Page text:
This isn’t right.
I’ve only been asleep an hour.
When I first had the dream over three weeks ago, I had the impression it would come to me after I’d already been sleeping for hours. I would wake up remembering a picture of the same snow covered trees. It would appear in black and white, fuzzy, as if viewed through static. As the nights went by the dream would get clearer until one night I entered the picture, I could feel my body, my consciousness, there. I awoke not long after each time and was more curious than scared.
After several nights visiting that other world, I had an overwhelming feeling that something was behind me. I couldn’t be returning to a dream that was just showing me a wall of trees every night, I knew that wasn’t why I was here. There had to be something behind me, something important. It didn’t take long for the thoughts to stir up worrying images, then I’d turn and wake.
At first I would be asleep for five hours before I woke up. I felt drained, but I could function. Then the dream appeared and brought me back after four hours, changing to three hours in a few nights. I would have to visit the snow covered world twice every night to try and feel like I’d had any rest. That’s where it levelled out and became stable. It has been three hours for the last eleven nights, though now I’m struggling to visit it more than once. The fear I feel there is real, the way I’m frozen in place expecting the worst stays with me when I wake. Knowing the dream is there waiting for me and expecting the paranoia has been making me scared to sleep. I’m not sure if the anticipation is worse than how I feel there, but the lack of sleep is taking it’s toll on me.
I’ve only been asleep one hour this time. Something’s changed. The dream is either coming to me sooner or holding me for less time before waking me up.
I walk to the bathroom on legs that could have been someone else’s. Splashing water onto my face does nothing but make me feel uncomfortable. Keeping my eyes down to avoid the mirror I leave the bathroom again. For a moment I consider going downstairs to try and puzzle out this new progression, but decide that it won’t get me anywhere. I need sleep, and somewhere inside there’s a sliver of hope that says this was a mistake and I’ll get my three hours next time.
Before I can talk myself out of it, I lie on the bed again.
My mind is too active to wrap me in the soft arms of sleep, questions keep racing through my mind. Why do I dream of nothing else? Is it a message and what does it mean? Why can’t I have restful sleep? They repeat backwards and forwards, dancing in words across the inside of my eyelids before dissolving and sending me down towards the inevitable.
I’m standing in a winter land, snow and trees in front of me. What’s behind that I can’t see? I panic. I turn. I wake.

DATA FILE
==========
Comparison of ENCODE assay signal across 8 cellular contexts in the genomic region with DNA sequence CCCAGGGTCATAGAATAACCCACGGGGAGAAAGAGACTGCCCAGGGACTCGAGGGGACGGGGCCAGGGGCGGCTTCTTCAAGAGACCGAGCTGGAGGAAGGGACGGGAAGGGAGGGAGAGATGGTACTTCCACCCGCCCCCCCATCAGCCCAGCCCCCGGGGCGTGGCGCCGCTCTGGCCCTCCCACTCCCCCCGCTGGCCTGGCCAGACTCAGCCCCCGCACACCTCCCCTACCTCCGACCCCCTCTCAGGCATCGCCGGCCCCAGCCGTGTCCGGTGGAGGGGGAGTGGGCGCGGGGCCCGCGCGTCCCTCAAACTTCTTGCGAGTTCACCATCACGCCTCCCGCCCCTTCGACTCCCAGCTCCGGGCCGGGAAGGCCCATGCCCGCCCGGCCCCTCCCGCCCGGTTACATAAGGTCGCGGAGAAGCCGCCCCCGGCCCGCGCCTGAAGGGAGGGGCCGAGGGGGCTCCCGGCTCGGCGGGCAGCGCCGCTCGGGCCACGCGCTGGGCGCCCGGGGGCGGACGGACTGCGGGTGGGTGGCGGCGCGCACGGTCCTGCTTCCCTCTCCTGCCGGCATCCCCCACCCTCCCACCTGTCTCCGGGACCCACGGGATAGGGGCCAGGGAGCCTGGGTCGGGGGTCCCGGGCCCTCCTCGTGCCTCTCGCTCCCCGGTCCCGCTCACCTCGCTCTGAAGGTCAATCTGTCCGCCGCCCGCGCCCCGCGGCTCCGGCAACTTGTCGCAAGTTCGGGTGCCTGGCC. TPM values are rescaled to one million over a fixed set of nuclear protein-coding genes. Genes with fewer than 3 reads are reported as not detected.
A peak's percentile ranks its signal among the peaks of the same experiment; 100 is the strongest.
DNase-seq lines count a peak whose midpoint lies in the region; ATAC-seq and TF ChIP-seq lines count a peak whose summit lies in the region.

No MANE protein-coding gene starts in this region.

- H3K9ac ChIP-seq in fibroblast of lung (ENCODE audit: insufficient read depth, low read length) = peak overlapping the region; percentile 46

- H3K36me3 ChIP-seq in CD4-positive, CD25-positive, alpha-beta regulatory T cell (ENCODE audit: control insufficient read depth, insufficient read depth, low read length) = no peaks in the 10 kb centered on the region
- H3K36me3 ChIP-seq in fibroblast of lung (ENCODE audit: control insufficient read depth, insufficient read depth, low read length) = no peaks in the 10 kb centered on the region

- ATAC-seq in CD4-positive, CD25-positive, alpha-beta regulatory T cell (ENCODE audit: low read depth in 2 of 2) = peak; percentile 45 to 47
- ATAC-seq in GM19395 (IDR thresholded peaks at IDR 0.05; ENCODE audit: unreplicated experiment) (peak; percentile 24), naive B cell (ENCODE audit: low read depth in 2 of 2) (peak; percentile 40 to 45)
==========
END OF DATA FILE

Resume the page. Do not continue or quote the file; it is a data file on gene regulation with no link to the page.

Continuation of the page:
I look at the clock again; no more than hour could have passed. Swearing seems like the right thing to do and I thump my fists hard against the mattress.
The energy has flowed from me already and I feel as paralysed as I do in the dream. I don’t even try to get up from the bed. Untangling the pillows and straightening the covers, I get myself as comfortable as I can.
I’ve had enough, I can’t win either way. If I try to sleep I get the dream, if I don’t sleep I think about it anyway. It’s time to go there on my terms, and this time I’ll stand there and stare at the trees for as long as I can without worrying. The longer I stare, with any luck, the longer I sleep.
Closing my eyes I repeat to myself the same lines over and over. I must sleep now. I will not panic. I must sleep now. I will not panic. I must slee
No black, no feeling of falling. I’m in the dream and something feels different. I have the same conscious thought as before, the same awareness of my own body and the same paralysis. Somehow, it feels more real.
I can’t move, but I keep my breathing even.
I can’t see behind me and start counting the trees I can see instead.
Something might be coming. The image of an avalanche crashing down a mountain comes to mind, ripping out trees without a care and I’m stood in line to be next. Fixed to the spot, unable to see it coming.
For the first time I can think of, the branches in front of me sway, dropping clumps of snow to the ground below. A gentle breeze is blowing and though I can’t feel it, it sighs past my ears with a comforting hush.
Transfixed by the new reality the dream world has taken on, I forget my panic and a calm curiosity takes over. I want to know what’s behind me, and I try to turn and look.
I start to turn.
A take a sharp breath, filling my lungs with cold air.
My mind registers that something has changed, but I’m determined to not let it stop me. I carry on turning. The tree line is moving and any moment I expect to see the blurry line at the edge of vision, heralding my return to that other life.
With another light touch from the wind, the branches dance and shed more of their burden. This time I feel the breeze, a light kiss across my skin.
I let out the breath I had taken earlier, unaware that I had been holding it or that I could even do so. The trees have stopped and something appears before me, shining with frosted brilliance. The more I turn, the larger it becomes until it fills my vision from side to side. I can feel myself smile, my heart jumping in my chest, my breath quickening.
Now I know what was behind me.
I stood on the same spot I’d been standing on for three weeks but facing the other way at last, staring out over a frozen lake.